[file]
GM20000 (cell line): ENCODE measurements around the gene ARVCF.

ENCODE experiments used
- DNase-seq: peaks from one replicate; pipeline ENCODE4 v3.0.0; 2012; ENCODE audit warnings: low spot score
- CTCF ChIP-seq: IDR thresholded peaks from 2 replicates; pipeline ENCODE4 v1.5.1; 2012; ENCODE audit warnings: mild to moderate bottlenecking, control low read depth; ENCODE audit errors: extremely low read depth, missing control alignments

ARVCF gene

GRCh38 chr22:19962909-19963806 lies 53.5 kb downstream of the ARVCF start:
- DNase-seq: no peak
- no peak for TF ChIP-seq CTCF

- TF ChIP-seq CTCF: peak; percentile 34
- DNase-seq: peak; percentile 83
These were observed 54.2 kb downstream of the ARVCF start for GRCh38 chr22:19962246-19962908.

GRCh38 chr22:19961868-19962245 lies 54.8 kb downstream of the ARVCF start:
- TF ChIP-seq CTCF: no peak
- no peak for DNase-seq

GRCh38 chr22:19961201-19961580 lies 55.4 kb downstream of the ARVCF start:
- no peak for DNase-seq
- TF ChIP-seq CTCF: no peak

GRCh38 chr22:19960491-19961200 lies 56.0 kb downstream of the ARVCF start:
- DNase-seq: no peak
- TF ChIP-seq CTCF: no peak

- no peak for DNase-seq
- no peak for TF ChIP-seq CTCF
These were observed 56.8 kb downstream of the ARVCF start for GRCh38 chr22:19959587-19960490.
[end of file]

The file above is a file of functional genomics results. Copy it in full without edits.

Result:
GM20000 (cell line): ENCODE measurements around the gene ARVCF.

ENCODE experiments used
- DNase-seq: peaks from one replicate; pipeline ENCODE4 v3.0.0; 2012; ENCODE audit warnings: low spot score
- CTCF ChIP-seq: IDR thresholded peaks from 2 replicates; pipeline ENCODE4 v1.5.1; 2012; ENCODE audit warnings: mild to moderate bottlenecking, control low read depth; ENCODE audit errors: extremely low read depth, missing control alignments

ARVCF gene

GRCh38 chr22:19962909-19963806 lies 53.5 kb downstream of the ARVCF start:
- DNase-seq: no peak
- no peak for TF ChIP-seq CTCF

- TF ChIP-seq CTCF: peak; percentile 34
- DNase-seq: peak; percentile 83
These were observed 54.2 kb downstream of the ARVCF start for GRCh38 chr22:19962246-19962908.

GRCh38 chr22:19961868-19962245 lies 54.8 kb downstream of the ARVCF start:
- TF ChIP-seq CTCF: no peak
- no peak for DNase-seq

GRCh38 chr22:19961201-19961580 lies 55.4 kb downstream of the ARVCF start:
- no peak for DNase-seq
- TF ChIP-seq CTCF: no peak

GRCh38 chr22:19960491-19961200 lies 56.0 kb downstream of the ARVCF start:
- DNase-seq: no peak
- TF ChIP-seq CTCF: no peak

- no peak for DNase-seq
- no peak for TF ChIP-seq CTCF
These were observed 56.8 kb downstream of the ARVCF start for GRCh38 chr22:19959587-19960490.